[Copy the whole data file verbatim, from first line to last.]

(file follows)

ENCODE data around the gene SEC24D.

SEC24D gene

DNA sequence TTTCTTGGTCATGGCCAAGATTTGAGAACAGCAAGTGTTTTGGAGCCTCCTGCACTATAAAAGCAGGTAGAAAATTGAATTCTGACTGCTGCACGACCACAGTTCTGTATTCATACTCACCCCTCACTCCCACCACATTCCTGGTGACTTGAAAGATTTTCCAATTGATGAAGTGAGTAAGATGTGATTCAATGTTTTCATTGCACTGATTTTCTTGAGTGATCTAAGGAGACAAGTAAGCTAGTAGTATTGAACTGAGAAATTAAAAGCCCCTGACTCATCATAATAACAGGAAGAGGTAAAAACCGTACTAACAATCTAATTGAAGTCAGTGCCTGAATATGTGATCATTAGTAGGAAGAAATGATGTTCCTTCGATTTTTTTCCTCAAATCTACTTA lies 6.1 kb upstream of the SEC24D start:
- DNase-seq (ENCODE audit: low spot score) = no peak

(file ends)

ENCODE data around the gene SEC24D.

SEC24D gene

DNA sequence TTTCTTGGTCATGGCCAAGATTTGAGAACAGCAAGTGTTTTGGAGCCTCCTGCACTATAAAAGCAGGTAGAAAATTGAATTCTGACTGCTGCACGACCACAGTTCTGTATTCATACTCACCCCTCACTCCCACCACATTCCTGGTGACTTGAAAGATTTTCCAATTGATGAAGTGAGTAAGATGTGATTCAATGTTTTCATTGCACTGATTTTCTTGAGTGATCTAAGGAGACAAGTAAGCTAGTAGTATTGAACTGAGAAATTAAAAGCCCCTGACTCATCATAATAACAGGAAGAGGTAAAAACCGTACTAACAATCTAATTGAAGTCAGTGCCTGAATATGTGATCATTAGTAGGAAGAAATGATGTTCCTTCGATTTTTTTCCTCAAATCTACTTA lies 6.1 kb upstream of the SEC24D start:
- DNase-seq (ENCODE audit: low spot score) = no peak